By Michael Brooke
In 2021, Parker Printing and Pad celebrated its 75th anniversary. For many decades, the company was satisfied being a small and reliable printer. According to the founder Fred Parker Sr.’s granddaughter, Janis Parker, Fred’s motto was “bigger isn’t always better – it’s just bigger.”
Janis grew up in printing but actually went to teacher’s college. “At the time when I graduated, there was an excess of teachers and all I could get were supply jobs” she recalls. Janis wound up working in the printing industry and worked her way up from production to sales where she excelled. Twenty years ago, Janis bought into the company and eventually became its president. But it wasn’t until 2014, when Janis decided to pivot into a different direction. As a result of her decision, Parker is now one of largest direct mail houses in the Greater Toronto Area.
In the past, Parker had done a tremendous amount of work for car companies and advertising agencies and was incredibly successful. But Janis sensed that the company was on borrowed time with just being a regular printer.
Parker’s biggest clients are financial companies and their associated products like credit cards. “Thankfully, the government makes it mandatory that a lot of the correspondence banks have with their customers is in print form” says president Janis Parker. “What we do is more regulatory than creative, however we do in fact print personalized mail.”
The sheer volume of mail can be quite staggering. Most recently, Parker was involved with the relaunch of a credit card and the number reached three-and-half million pieces. This is approximately 1 in every 10 Canadians.
The company also does work for non-profits including the Heart and Stroke Foundation and World Vision.
Janis admits that relevant direct mail is a lot less creepy than your cell phone listening to you and sending you ads. “Direct mail gives people the right to pick up the marketing message at their own leisure.” Like many printers, the company faced a reckoning with the advent of digital marketing. They were seriously looking at moving into packaging but a curious turn of events propelled the company into a completely different (and very profitable) direction.
About eight years ago Parker was approached by a bank customer to print and mail out a regulatory mailing. “Our customer called me up and said ‘I only trust you to get it out in time.’” Janis replied that her company didn’t do this kind of thing and he responded “well, how can you do this?” Janis co-ordinated with another vendor to do the data and they were able to rent some of the printing equipment and the job was completed without a hitch. “From here, we just continued into the world of high security direct mail.”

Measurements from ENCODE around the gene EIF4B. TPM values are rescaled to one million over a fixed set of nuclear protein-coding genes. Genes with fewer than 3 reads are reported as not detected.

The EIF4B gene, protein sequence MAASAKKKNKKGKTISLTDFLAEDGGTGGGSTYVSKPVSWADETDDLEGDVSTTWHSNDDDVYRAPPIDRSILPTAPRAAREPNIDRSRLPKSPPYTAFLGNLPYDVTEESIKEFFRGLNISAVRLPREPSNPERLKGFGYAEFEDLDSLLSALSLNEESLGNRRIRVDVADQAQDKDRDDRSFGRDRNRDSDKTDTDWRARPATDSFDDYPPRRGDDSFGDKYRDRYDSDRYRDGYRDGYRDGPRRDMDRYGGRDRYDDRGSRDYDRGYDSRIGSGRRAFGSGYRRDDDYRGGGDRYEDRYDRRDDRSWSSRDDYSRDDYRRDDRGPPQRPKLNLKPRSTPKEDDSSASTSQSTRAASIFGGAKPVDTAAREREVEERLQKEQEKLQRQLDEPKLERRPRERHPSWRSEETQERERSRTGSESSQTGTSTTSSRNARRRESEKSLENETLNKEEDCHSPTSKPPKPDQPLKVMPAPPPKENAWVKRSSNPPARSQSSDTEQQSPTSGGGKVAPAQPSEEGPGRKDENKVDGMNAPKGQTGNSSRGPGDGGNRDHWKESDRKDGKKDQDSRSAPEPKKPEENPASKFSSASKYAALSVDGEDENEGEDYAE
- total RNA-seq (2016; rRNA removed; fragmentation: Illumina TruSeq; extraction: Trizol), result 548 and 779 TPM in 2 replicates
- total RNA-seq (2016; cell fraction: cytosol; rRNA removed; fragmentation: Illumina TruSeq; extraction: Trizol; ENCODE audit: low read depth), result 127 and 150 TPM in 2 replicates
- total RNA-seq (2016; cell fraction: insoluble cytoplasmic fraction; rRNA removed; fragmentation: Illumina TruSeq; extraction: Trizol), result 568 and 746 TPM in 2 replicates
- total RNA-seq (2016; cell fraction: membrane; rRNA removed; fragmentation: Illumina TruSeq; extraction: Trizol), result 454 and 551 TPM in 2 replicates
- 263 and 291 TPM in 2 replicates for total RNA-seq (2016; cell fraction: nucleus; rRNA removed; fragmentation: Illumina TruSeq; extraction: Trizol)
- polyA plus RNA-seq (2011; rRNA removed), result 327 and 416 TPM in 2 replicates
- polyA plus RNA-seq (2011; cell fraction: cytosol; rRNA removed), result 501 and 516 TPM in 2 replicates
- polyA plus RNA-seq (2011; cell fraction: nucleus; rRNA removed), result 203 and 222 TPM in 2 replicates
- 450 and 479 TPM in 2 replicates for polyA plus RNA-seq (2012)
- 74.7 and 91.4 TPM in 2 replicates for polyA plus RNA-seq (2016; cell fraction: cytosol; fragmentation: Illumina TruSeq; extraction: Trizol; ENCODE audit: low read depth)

At the same time Janis was taking Parker into the world of digital, her father Frank retired but always retained an interest in the staff and customers. He regularly visited and was, and remains, the company’s greatest asset. Janis made the move to set up a new plant in Markham and to expand the business into direct mail. “These moves allowed me as owner to put my own stamp on the company.”
This journey was not without its challenges “The move to direct mail was fraught with anxiety and we were very concerned about the cost of making a mistake. The cost of postage can be ten times more than the actual printing — and you’re on the hook if you have to redo and resend the job” says Janis. But the company was able to navigate these challenges and put in the appropriate systems and people to ensure things ran smoothly and error-free. Parker also had to invest heavily into digital and Janis estimates it was in excess of a million dollars.
When it comes to printing and processing confidential material from credit card companies, Parker had to go well beyond what most printers do for their clients. “We have to ensure very strict levels of security. We need things like outside auditors to ensure that our roof can’t be penetrated or that hackers sitting in our parking lot can’t break into our systems.”
Security is critical at every step of the way. As Janis explains, “if a credit card is being introduced to the market with a unique feature, then it is imperative that no competitor knows about this. Not a sheet of paper can leave my plant — and we try to keep everything in house — from printing to folding to insertion.” Janis credits the fact that most of their direct mail jobs are being handled under one roof as a key reason the company is handling so much direct mail. She also states that direct mail helped to keep the company moving forward as it faced the decline of print and the move to digital.
Janis says that initially some staff were a little bit hesitant to move into these waters, but now at least half the jobs the presses are running are for customers in the financial industry. “We have really swung big time into direct mail.”
Michael Brooke is a Toronto-based freelance writer and is also Principal of Time for My Story, a memoir writing and publishing service.